Monday, April 9, 2012

Motorycle Helmets - Diffrent Types

One can tell a lot about a biker by his helmet..

We Indians have it in us to turn our humble bikes for "multi purpose" use. Be it a Super Sports replica like the Yamaha R15 or cruiser replica like the Bajaj Avenger, the end use most of the time turns out to be nearly similar. For example, we use the same bike for riding on good/bad roads for "Touring", "Racing", "Stunting" or "Commuting". Bikes like the Yamaha R15 and the Bajaj Avenger have actually been designed keeping in mind certain specialized kind of riding.

Similarly there are Helmets which are specifically designed keeping in mind the kind of motorcycles that you ride. Posted below are different type of helmets which are designed keeping in mind specific motorcycle styles and which go along with specific kinds of motorcycle design / motorcycling activities.

1. Race Track Biker: Full face Helmet

Full face helmets with its chin bar and sung fit offer maximum protection to the rider. These helmets are aerodynamic in design and goes in tandem with bikes which are meant for the race track.

Pros: Maximum protection, aerodynamic

Cons: Isolated/Claustrophobic feel, fogging of the plastic face shield during heavy physical exertions, increased heat inside

Manufacturers have started to add ventilation vents on these helmets to keep the rider's scalp cool and ventilated.

Also “breath deflectors” are put at the top of the chin bar to deflect the exhaled air from the nose in order to prevent the face shield from fogging.

Note: There is no hard and fast rule that one always needs to stick to a particular type of helmet for a particular kind of bike.

But using a proper helmet that has been designed to perform a particular activity, goes to show that you know your motorcycles quite well.

2. Off Road/Motocross Biker: Motocross Helmet

Motocross sport demands high physical exertion, therefore to eliminate the problem related to face shield fogging, the face shield is not added on a motocross helmet. This also lets in airflow.

A sun visor is characteristic of these types of helmets. It is fitted to keep the sun away from the eyes of the rider and also when the head is dipped, it keeps away the dirt. An elongated chin bar provides protection in case of a crash.

Pros: An elongated chin bar and absence of a face shield means no issues with fogging, provides unhindered air flow, an airy feel and a good all round visibility

Cons: Need to wear goggles (with an elastic strap) to protect the eyes from the dust. The visor deflects air at high riding speeds throwing around the riders head (not an issue for off road riding as the speed is not too high).

The design also doesn’t go well with all kinds of motorcycles.

3. Stunt Biker: Motocross Helmet

Stunting involves for activities which involve a lot of physical exertions.

Therefore a motocross helmet suits the sport of motorcycle stunting perfectly.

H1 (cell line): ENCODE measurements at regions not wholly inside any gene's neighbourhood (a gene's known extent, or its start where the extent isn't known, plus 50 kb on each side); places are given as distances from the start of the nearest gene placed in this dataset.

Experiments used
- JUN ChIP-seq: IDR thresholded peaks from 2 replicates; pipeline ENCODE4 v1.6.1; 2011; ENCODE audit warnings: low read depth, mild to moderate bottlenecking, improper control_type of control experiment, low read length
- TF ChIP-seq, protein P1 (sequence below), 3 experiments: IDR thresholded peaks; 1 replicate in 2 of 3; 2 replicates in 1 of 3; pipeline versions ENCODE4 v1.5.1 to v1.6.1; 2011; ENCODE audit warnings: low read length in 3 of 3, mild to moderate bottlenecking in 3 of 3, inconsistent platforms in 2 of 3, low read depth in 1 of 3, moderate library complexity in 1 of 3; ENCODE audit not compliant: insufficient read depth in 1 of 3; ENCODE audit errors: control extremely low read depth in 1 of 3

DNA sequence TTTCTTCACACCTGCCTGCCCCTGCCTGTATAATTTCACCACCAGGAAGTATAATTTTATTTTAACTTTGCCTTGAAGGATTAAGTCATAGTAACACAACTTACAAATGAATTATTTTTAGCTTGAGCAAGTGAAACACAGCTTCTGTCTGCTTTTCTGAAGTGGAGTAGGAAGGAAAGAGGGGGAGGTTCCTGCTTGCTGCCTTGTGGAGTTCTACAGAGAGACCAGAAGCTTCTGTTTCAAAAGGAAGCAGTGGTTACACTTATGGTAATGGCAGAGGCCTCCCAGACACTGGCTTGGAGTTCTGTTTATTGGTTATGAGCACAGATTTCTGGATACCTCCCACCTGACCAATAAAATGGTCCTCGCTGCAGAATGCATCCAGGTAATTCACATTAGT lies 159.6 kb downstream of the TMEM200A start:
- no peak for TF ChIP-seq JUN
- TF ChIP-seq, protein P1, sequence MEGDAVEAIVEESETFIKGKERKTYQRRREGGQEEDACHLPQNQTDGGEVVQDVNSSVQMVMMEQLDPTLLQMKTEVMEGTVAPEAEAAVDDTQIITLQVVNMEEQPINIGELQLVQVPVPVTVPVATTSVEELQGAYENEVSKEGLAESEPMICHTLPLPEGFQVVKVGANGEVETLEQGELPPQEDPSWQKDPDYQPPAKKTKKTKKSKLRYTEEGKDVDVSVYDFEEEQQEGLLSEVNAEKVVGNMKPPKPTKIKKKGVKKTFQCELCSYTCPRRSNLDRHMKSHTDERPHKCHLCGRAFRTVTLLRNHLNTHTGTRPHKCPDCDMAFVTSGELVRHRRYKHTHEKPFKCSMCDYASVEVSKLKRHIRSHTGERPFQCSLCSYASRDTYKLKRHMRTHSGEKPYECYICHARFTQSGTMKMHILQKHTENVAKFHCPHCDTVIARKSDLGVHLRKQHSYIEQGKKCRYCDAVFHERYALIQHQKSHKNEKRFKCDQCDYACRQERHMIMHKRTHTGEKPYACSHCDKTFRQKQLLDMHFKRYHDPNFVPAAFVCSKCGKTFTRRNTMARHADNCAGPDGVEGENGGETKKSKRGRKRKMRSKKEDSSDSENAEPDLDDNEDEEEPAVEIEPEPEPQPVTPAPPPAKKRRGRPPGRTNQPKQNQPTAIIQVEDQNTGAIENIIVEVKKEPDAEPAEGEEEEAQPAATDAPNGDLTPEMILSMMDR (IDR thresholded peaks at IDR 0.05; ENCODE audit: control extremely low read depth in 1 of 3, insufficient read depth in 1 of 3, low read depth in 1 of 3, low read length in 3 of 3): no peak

Pros: Perfect for stunting

Cons: None (in terms of stunting)

4. Adventure Tourer/Dual Sport Biker: Dual Sport Helmet

Adventure touring motorcycles are designed to take the rider over all kinds of terrain with comfort. As the kind of riding involves good as well as bad roads, dual purpose/sport helmets have cropped up which caters to the need of these kinds of motorcycles.

These types of helmets have taken the design features of a full face and a motocross helmet. These helmets have a roomy interior with slightly elongated chin bars and a sun visor to keep the sun off from the eyes.

These helmets can also be worn with a pair of goggles with an elastic band. But like a full face helmet these helmets also are attached with a plastic face shield which can be pulled over the face depending on the rider’s need.

Pros: Combines the best of both a full face and a motocross helmet.

Cons: The sun visor would deflect the air at high speeds, styling might not suit all kinds of motorcycles.

5. Cruiser (Easy) Biker: Open Face Helmet

Riding a cruiser bike is an expression of freedom and a relaxed attitude. It is in fact the diametric opposite from riding a fast track bike or an aggressive off road – stunt biking. An open face helmet suits the free spirit of a cruiser bike.

Open face helmets are fited with face shield to keep off the wind from hitting the face.

Pros: Goes well with the cruiser bike design and attitude, provides and unhindered view of the road ahead

Cons: Protection to the facial area in case of a crash is not there, too much wind noise because of the open face design.

6. Modular / Flip up Helmets (for guys who can't decide)

These type of helmet is a hybrid between a full face and an open face helmet. It has a chin which can be “flipped up” and retracted back.

Bikers who feel claustrophobic inside a snug fitting full face helmet but also don’t like the open face variety, can opt for this type of helmet.

Pros: Can lift the chin instead of removing the helmet for a drink or to converse with someone

Cons: I am not really convinced about the facial protection that the movable chin bar can provide

7. Commuter: Pick up anyone.. it doesn’t matter

There is no specific helmet for street riding. Usually a full face helmet suits all kinds of bikes/motorcycles. But then I have seen guys wearing all kinds of helmets on all kinds of bikes in India. Hence it’s not unusual for dudes to be seen wearing motocross helmets on a Yamaha R15.

It basically shows how most Indians buy the bikes for its attitude but actually don't know to put it to its intended use. In the end reducing every bike to a commuter.
Wearing the appropriate gear can give the impression that you know your motorcycles well.. even if you basically are a commuter (which is actually nothing to be ashamed of).

And who knows, if you have a specialized bike, then sometimes it might actually be used for its intended activity.

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